GPhC register

The General Pharmaceutical Council (GPhC) has recorded a 2.2 per cent rise in its total income to £23.2 million in 2019-20 as against last year’s £22.7m.

This is due to the impact of the 2019 fee increase and the increase in the number of pharmacists and technicians, offset by a smaller reduction in the number of registered pharmacies, the GPhC has said in its annual report for the year 2019-20.

Pre-registration income, which consists of exam fees and pre-registration application fees was £1.1m in the year ended on March 31.

There was a decrease of £31k from the previous year due to a fall in the number of new pre-registration applicants, the pharmacy regulator has pointed out.

This was expected as there was a drop in the number of university students entering the degree course in 2015.

A total number of 4,016 students took the exams in June and September 2019, higher when compared to 3,786, recorded in 2018-19 or an increase of six per cent.

This in part was due to the June pass rate being lower than expected, leading to an increase in the numbers for the September sitting.

In support of the healthcare needs during the Covid-19 pandemic, a combination of 6,241 pharmacists and pharmacy technicians joined the register on a short-term basis without any fees being charged.

Expenditure
Expenditure for the financial year was £23.1m, a 2.9 per cent less when compared to the last year’s £23.8m. This is also includes achieving the three per cent efficiency saving’s target set in the 2019-20 budget.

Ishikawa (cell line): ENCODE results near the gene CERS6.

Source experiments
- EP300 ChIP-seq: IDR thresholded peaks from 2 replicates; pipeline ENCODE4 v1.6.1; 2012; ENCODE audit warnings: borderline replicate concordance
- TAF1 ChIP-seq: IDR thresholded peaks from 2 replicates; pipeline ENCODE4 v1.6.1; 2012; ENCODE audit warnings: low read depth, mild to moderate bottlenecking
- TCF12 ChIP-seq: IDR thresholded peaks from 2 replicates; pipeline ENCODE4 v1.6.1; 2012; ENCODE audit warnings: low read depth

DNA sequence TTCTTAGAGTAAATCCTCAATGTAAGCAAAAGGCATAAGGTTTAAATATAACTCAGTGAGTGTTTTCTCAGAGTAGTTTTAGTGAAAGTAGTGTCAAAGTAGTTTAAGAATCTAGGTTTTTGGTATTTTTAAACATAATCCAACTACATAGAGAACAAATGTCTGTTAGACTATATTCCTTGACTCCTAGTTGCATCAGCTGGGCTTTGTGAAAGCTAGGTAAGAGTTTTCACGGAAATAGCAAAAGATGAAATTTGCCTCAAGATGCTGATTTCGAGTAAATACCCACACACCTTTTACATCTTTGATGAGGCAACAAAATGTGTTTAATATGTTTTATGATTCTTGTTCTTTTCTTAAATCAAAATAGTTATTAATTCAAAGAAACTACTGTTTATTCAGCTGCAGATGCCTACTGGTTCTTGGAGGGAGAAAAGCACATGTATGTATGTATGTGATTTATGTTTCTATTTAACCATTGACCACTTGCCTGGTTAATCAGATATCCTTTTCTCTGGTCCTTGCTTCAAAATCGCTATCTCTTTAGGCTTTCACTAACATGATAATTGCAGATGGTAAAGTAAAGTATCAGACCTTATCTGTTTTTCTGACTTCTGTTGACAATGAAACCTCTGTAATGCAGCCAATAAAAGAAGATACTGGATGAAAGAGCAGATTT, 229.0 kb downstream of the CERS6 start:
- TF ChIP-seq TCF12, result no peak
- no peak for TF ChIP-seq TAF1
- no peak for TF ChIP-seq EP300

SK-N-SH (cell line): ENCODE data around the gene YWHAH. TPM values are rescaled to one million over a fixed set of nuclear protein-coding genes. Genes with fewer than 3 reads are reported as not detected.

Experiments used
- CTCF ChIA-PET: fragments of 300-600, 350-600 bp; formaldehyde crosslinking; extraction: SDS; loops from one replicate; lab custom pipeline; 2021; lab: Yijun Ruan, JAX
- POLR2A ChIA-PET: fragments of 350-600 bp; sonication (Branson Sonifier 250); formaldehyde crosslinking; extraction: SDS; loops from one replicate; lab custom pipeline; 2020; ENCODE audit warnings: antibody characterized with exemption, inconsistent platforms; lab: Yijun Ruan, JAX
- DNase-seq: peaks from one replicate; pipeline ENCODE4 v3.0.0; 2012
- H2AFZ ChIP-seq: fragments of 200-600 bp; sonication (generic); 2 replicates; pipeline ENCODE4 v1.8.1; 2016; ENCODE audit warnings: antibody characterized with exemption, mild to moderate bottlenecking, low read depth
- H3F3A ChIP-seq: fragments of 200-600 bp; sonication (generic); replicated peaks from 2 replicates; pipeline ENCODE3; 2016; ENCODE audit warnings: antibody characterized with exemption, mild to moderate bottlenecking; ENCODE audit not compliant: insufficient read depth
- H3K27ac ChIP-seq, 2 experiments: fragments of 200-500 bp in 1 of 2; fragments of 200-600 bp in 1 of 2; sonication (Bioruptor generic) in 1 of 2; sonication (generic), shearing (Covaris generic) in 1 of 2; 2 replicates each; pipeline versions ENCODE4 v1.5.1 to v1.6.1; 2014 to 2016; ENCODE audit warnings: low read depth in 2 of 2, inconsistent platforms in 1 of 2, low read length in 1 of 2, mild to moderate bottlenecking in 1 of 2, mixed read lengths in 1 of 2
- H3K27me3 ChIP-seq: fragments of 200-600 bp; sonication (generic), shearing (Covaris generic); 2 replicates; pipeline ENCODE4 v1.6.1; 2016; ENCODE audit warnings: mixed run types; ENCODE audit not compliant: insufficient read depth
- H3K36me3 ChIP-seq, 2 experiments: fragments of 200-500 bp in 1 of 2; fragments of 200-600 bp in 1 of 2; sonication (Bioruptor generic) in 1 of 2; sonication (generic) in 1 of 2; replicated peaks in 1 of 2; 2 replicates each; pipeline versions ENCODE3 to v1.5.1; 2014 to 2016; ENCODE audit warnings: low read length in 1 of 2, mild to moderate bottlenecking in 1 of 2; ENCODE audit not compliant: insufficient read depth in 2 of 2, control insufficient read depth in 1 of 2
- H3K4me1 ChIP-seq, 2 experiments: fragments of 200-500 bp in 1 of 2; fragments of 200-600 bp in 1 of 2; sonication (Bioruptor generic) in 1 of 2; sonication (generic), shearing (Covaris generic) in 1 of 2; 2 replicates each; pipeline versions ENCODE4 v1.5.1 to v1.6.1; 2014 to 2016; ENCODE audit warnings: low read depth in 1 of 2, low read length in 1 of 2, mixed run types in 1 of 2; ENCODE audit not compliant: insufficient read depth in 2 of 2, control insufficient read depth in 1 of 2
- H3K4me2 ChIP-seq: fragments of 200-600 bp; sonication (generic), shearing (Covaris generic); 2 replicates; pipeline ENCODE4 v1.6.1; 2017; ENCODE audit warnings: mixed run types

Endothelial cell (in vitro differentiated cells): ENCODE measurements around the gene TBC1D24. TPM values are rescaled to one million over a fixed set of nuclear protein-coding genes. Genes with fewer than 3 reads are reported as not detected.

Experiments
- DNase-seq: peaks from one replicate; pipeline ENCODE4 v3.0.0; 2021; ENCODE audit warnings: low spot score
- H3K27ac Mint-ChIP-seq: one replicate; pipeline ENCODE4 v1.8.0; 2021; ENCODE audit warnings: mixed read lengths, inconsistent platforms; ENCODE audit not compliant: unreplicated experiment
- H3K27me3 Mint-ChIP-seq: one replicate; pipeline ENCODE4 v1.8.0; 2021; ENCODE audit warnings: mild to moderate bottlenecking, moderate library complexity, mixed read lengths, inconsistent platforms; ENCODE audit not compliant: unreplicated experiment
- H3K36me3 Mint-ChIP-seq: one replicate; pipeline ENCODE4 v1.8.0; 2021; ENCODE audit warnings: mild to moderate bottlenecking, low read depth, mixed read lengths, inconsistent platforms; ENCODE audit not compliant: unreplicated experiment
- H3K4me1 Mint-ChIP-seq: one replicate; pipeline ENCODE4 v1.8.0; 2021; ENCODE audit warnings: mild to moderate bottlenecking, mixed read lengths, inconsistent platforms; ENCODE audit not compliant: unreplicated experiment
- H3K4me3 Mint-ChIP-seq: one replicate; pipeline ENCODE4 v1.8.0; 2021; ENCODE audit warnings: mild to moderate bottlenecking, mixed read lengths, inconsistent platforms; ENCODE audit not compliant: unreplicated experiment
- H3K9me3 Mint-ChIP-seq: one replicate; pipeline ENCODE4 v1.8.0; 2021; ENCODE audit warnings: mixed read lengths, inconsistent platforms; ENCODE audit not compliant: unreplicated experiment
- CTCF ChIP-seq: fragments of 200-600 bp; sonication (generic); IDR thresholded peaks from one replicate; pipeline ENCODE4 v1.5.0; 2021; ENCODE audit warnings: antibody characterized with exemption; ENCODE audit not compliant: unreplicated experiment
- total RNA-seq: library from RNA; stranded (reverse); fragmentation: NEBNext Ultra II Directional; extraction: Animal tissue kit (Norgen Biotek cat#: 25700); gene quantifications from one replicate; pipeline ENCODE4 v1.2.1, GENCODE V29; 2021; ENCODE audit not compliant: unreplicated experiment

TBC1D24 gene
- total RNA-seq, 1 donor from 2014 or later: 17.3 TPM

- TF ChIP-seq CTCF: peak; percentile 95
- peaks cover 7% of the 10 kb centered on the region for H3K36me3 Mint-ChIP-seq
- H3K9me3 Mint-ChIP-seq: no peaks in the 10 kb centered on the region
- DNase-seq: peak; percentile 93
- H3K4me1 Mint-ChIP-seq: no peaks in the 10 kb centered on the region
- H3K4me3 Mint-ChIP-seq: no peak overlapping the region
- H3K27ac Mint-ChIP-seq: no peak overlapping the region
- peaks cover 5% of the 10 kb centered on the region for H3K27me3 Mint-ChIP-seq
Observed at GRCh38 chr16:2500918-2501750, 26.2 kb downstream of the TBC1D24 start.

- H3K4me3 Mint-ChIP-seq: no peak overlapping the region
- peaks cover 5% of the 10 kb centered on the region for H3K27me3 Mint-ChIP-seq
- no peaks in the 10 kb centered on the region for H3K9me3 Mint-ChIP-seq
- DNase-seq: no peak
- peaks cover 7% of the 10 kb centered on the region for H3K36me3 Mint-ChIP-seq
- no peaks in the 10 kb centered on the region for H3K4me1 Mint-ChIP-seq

Employee costs stood at £12.7m, higher when compared to the last year’s £12.6m. Increases in this area were minimalised as part of the efficiency savings objective by small reorganisations in some departments, the pharmacy regulator added.

“More emphasis was also placed on recruitment to reduce the use of more expensive temporary resources to cover vacant posts. Other employee costs amounted to £2.4m against last year’s £3.2m,” the GPhC said.

Overall the actual result for the financial year is a surplus of 0.3m (2018-19: £0.9m deficit). “This result reflects progress in achieving the GPhC’s financial strategy aimed at delivering a financially stable organisation that can effectively fund the cost of regulation going forward. Expenditure for the year was £1.5m (6.4 per cent) below budget expectation,” the pharmacy regulator noted.

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